Do you see a new pattern emerging in the targeting of Indian security establishments in India and diplomatic establishments in Afghanistan?

The terrorists and their patrons prefer military targets to shore up their credentials as mujahideen. But I doubt any prohibition is in place on civilian targets.

If that is the most practical target available, they will target Mumbai like soft targets again.

The terrorist groups and the ISI are confident the nuclear arsenal will prevent a significant military response.

Has radical Islam penetrated the upper reaches of the Pakistan army? Or are the generals insulated from this phenomenon? Are brigadiers and colonels with such a mindset weeded out before they reach the ranks of generals?

How would you describe the current state of Pakistan military leadership? Are they more austere, more devout than the men who preceded them, men more like their counterparts in the Indian Army, who enjoy their sundowners?

Radical Islam penetrated the highest ranks of the army decades ago when Zia-(ul Haq) came to power. The army is not a simple homogeneous officer corps, like any army.

But radical extremists have been in the senior ranks for years and that will not change until the civilian authorities have real control of the officer corps. That is not likely.

How do you see the ISI's current role in the Pakistan army? Is covert operations against India, and in Afghanistan still its exclusive domain? Has it grown even more powerful in recent times or was it put on a leash of sorts after 26/11, so as not to incite the Americans?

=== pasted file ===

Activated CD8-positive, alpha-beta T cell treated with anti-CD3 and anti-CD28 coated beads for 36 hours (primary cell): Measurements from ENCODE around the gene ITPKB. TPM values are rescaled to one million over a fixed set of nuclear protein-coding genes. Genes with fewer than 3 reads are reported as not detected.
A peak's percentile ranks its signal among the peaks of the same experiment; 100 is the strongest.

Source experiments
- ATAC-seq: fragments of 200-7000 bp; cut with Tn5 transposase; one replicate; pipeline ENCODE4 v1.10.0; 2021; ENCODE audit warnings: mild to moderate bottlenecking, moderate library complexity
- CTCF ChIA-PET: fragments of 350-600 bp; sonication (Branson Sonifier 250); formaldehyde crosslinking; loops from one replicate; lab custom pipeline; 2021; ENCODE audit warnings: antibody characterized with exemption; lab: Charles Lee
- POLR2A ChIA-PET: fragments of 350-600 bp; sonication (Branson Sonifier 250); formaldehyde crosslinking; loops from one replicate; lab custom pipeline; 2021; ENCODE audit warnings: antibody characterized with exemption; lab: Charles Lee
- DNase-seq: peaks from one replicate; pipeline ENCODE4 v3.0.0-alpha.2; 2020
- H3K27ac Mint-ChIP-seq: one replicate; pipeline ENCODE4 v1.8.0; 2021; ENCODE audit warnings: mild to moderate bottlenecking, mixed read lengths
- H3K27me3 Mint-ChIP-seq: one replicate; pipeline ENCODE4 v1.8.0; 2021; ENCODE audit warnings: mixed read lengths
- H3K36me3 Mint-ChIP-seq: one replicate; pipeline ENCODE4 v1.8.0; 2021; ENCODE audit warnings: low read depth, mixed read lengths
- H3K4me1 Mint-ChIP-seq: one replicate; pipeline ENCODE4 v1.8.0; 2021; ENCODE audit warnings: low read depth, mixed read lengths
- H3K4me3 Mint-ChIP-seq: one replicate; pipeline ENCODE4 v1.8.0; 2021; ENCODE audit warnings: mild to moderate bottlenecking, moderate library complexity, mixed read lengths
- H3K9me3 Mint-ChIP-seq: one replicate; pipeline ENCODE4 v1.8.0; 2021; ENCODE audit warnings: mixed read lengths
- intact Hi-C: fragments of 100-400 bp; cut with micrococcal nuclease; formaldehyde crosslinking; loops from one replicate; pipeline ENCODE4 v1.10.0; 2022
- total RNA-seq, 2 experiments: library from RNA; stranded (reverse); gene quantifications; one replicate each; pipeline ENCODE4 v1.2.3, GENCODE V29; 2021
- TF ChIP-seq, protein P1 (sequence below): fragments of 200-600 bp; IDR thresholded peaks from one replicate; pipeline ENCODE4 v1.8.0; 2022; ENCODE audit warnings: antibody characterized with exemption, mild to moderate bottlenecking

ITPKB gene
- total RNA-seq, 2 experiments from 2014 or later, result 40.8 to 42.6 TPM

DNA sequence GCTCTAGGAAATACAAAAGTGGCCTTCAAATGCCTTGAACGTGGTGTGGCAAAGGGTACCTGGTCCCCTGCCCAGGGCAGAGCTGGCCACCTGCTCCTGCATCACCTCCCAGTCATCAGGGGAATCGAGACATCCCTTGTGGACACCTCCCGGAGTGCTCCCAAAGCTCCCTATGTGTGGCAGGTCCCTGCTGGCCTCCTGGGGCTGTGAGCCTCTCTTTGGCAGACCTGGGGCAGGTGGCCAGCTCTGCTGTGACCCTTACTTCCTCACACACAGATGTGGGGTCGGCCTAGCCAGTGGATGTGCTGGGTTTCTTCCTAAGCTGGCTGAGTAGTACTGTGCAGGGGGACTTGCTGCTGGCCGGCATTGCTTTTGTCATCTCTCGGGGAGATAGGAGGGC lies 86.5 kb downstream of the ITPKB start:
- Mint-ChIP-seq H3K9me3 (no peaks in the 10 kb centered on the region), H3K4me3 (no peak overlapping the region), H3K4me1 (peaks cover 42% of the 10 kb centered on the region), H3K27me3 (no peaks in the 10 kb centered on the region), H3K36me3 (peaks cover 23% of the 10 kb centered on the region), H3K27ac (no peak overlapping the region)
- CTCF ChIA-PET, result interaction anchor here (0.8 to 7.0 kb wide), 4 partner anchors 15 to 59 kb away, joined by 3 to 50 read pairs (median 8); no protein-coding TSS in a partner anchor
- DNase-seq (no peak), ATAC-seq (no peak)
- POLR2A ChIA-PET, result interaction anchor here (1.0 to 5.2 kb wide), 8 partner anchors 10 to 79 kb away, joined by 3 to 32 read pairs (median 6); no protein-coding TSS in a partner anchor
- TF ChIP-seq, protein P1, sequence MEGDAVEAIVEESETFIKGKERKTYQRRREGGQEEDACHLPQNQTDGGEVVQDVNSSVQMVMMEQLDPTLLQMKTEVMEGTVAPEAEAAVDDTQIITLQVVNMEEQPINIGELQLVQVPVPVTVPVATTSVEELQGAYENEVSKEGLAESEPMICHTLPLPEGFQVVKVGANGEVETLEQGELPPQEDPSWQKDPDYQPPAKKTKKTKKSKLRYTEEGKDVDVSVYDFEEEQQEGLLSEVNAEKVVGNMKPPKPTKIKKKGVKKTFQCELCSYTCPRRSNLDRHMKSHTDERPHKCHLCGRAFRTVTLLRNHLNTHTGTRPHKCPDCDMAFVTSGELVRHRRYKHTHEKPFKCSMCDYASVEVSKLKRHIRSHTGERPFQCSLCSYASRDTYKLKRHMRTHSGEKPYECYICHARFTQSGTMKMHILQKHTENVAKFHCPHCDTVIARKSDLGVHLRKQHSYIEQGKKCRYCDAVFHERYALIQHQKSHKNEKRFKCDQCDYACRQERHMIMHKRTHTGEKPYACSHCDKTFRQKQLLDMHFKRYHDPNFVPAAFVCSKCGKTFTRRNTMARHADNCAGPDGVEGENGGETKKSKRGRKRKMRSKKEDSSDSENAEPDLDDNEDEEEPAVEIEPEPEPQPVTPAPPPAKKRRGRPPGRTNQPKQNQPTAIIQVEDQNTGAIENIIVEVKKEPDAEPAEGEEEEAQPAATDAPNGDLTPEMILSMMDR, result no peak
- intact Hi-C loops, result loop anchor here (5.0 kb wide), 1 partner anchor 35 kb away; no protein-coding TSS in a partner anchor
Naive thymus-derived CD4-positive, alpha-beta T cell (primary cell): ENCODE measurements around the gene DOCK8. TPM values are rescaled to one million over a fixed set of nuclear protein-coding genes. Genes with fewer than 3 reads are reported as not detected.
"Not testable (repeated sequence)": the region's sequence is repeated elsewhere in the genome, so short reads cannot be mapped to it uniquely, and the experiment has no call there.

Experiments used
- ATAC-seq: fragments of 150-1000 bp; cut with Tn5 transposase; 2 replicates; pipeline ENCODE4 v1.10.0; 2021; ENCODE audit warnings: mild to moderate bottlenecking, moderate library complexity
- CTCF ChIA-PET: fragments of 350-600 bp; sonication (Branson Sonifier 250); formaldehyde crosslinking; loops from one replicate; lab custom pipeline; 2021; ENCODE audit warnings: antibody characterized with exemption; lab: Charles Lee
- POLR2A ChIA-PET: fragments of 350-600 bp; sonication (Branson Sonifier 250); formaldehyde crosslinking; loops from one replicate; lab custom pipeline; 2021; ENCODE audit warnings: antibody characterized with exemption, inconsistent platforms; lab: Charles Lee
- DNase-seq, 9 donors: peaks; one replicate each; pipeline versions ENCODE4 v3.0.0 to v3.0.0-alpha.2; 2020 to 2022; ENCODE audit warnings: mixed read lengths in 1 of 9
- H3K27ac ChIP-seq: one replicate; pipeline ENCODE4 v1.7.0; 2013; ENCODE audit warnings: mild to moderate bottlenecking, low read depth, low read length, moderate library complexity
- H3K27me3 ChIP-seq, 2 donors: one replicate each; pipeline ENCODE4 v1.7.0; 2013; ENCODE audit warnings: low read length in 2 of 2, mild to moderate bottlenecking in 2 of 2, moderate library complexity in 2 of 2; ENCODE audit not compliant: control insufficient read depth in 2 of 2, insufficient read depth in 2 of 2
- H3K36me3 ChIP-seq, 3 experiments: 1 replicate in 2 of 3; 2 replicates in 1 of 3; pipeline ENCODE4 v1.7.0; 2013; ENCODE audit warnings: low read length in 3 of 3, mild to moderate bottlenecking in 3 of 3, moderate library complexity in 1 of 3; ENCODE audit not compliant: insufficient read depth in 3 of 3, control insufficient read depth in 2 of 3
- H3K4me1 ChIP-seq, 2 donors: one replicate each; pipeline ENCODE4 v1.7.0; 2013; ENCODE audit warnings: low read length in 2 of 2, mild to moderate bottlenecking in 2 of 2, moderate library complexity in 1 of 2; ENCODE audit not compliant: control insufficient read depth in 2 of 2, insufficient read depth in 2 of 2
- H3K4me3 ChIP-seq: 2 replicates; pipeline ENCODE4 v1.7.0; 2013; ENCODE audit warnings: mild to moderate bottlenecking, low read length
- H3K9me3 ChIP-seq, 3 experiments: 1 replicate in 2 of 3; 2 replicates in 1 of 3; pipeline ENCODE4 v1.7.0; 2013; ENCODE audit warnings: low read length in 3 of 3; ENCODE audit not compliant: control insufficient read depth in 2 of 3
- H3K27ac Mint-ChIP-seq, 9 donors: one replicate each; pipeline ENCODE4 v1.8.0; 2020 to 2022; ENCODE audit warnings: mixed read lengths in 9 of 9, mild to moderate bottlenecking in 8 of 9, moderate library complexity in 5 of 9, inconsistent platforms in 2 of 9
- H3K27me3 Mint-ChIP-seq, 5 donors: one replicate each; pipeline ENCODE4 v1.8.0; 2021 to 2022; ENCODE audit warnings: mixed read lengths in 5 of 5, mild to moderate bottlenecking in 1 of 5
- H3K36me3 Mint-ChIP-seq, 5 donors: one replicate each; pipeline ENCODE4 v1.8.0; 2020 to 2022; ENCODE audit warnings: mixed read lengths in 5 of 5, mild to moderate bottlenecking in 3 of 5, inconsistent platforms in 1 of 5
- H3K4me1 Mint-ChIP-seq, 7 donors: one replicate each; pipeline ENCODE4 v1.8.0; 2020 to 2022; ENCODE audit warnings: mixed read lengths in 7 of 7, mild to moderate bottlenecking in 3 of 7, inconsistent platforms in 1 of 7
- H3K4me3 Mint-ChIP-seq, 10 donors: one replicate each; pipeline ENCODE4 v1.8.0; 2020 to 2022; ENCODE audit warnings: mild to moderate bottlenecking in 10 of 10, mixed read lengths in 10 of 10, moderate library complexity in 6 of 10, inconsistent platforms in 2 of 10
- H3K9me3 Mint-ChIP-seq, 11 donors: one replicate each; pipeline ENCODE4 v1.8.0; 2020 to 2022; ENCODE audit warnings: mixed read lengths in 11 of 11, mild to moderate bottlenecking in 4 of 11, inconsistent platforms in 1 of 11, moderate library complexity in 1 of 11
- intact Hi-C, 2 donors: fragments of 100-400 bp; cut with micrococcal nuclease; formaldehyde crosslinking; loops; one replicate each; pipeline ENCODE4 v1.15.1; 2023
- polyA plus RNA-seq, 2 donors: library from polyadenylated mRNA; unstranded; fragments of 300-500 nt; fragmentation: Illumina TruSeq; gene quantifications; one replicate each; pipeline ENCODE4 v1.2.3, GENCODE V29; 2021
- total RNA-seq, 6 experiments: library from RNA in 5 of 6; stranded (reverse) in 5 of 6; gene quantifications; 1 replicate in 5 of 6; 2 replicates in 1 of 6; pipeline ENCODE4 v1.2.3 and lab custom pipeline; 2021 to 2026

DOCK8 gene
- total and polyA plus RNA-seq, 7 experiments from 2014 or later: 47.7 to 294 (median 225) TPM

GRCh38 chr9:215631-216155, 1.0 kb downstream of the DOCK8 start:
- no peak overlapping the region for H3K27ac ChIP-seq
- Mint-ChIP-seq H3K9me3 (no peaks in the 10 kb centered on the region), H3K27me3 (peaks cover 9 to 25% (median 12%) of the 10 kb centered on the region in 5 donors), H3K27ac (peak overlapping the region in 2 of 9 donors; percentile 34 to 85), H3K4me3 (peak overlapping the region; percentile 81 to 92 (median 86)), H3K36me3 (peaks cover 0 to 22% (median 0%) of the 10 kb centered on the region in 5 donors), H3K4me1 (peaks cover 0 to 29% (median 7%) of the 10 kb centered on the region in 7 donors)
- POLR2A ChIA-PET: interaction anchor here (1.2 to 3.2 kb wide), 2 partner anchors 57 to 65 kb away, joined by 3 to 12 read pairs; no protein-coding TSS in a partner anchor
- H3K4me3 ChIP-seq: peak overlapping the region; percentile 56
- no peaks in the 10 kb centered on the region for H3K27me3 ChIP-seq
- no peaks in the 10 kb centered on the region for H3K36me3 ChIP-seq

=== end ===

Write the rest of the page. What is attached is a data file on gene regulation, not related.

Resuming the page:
The ISI is run by the COAS (Chief of the Army Staff). There is no credible evidence it has abandoned terrorism as an instrument of policy.

The generals believe the nuclear umbrella precludes an Indian response using force. They also believe it constrains the Americans. So far, they have been proven right.

Do you foresee an ISI-inspired major terror attack in India like 26/11? Or is that kind of terror op deemed too expensive for Pakistan internationally?

There is a very serious risk of another spectacular terrorist attack in 2016 by ISI-backed groups.

Do you see the possibility of an India-Pakistan short duration war, as some observers believe? Or is that extremely unlikely?

Is the ISI the most dangerous organisation of its kind in the world? What operations have you seen its involvement in that has startled you?

They tried in 2014 at Herat (when the Indian consulate was attacked on the eve of Prime Minister Modi's swearing-in). They have now struck in the Punjab.

I'm sure there are many plots foiled by R&AW we don't know about.

The basic rationale for using terrorism against India is unchanged, and the ISI is not reformed.

As I have said before, the combination of the LeT and the ISI is the most dangerous terrorist challenge in the world because it carries a real and present danger of provoking nuclear war.

Why have the Bush and Obama administrations ignored the ISI and the Pakistan army's perfidy?

Unlike Bush, Obama is well aware of Pakistan's complicated politics and the dangerous thinking in the army. That is why he launched the Abbottabad raid without informing Islamabad or Rawalpindi.

He doesn't trust the (Pakistan) army, but he knows it's important (the same applies to Hillary Clinton). It's no accident Obama has never traveled to Pakistan.

What are the five things you expect from Pakistan and its army in 2016?

I expect the army to devote even more resources to accelerate the growth of their nuclear arsenal with the goal of becoming one of the world's largest nuclear powers. That is what they see as their jewel in the crown.

In Afghanistan, they believe victory is now a matter of time, Kabul will fall to their proxies. They will try to make this happen sooner not later.

Nikhil Lakshman